The records of the Constitutional Commission are bereft of discussion regarding the subject of cameras in the courtroom. Similarly, Philippine courts have not had the opportunity to rule on the questions squarely. 

While we take notice of the September 1990 report [12] of the United States Judicial Conference Ad Hoc Committee on Cameras in the Courtroom, still the current rule obtaining in the Federal Courts of the United States prohibits the presence of television cameras in criminal trials. Rule 53 of the Federal Rules of Criminal Procedure forbids the taking of photographs during the progress of judicial proceedings or radio broadcasting of such proceedings from the courtroom. A trial of any kind or in any court is a matter of serious importance to all concerned and should not be treated as a means of entertainment. To so treat it deprives the court of the dignity which pertains to it and departs from the orderly and serious quest for truth for which our judicial proceedings are formulated. 

Courts do not discriminate against radio and television media by forbidding the broadcasting or televising of a trial while permitting the newspaper reporter access to the courtroom, since a television or news reporter has the same privilege, as the news reporter is not permitted to bring his typewriter or printing press into the courtroom. [13  

In Estes vs. Texas, [14 the United States Supreme Court held that television coverage of judicial proceedings involves an inherent denial of the due process rights of a criminal defendant. Voting 5-4, the Court through Mr. Justice Clark, identified four (4) areas of potential prejudice which might arise from the impact of the cameras on the jury, witnesses, the trial judge and the defendant. The decision in part pertinently stated:chanroblesvirtuallawlibrary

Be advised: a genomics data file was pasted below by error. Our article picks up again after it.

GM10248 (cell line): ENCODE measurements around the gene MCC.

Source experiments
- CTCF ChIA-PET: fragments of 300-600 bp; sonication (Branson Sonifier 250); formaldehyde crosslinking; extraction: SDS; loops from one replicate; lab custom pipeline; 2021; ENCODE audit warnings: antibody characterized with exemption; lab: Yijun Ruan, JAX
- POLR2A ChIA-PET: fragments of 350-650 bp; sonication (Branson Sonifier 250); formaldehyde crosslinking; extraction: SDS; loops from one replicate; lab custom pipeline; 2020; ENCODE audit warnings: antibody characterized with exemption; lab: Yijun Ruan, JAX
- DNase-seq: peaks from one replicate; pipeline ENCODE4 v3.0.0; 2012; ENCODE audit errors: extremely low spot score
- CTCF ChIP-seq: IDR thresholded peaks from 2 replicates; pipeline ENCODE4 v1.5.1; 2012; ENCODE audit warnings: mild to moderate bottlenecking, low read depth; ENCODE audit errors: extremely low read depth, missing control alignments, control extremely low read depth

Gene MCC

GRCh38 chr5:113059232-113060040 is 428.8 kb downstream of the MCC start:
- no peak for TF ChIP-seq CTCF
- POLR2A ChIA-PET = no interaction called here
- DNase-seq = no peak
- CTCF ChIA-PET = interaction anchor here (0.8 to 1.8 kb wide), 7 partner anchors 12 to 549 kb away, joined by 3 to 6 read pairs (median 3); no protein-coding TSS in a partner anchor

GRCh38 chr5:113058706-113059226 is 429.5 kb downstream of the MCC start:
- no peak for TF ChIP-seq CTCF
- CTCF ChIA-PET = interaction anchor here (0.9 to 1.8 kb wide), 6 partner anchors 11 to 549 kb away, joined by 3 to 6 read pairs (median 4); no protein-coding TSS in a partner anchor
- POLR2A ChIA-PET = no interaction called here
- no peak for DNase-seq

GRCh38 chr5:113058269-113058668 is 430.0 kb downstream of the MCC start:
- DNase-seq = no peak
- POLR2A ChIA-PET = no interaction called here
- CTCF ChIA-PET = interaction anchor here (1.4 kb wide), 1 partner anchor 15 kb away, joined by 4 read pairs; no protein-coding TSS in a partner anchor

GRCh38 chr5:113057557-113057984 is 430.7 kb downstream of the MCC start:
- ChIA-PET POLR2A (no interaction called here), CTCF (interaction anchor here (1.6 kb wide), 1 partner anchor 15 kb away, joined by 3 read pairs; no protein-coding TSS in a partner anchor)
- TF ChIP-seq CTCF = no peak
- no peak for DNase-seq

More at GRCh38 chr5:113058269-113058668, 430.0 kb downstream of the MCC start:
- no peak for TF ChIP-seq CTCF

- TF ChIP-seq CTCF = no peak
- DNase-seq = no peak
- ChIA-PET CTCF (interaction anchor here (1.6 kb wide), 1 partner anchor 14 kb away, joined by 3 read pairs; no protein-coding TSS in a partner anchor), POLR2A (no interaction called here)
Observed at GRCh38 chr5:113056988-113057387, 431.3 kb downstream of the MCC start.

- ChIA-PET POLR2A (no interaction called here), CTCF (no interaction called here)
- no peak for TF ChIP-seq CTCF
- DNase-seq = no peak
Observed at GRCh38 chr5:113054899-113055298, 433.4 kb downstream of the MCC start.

"Experience likewise has established the prejudicial effect of telecasting on witnesses. Witnesses might be frightened, play to the camera, or become nervous. They are subject to extraordinary out-of-court influences which might affect their testimony. Also, telecasting not only increases the trial judge’s responsibility to avoid actual prejudice to the defendant, it may as well affect his own performance. Judges are human beings also and are subject to the same psychological reactions as laymen. For the defendant, telecasting is a form of mental harassment and subjects him to excessive public exposure and distracts him from the effective presentation f his defense.    "The television camera is a powerful weapon which intentionally or inadvertently can destroy an accused and his case in the eyes of the public." Representatives of the press have no special standing to apply for a writ of mandate to compel a court to permit them to attend a trial, since, within the courtroom, a reporter’s constitutional rights are no greater than those of any other member of the public. [15 Massive intrusion of representatives of the news media into the trial itself can also alter or destroy the constitutionally necessary judicial atmosphere and decorum that the requirements impartiality imposed by due process of law are denied the defendant [16 and a defendant in a criminal proceeding should not be forced to run a gauntlet of reporters and photographers each time he enters or leaves the courtroom. [17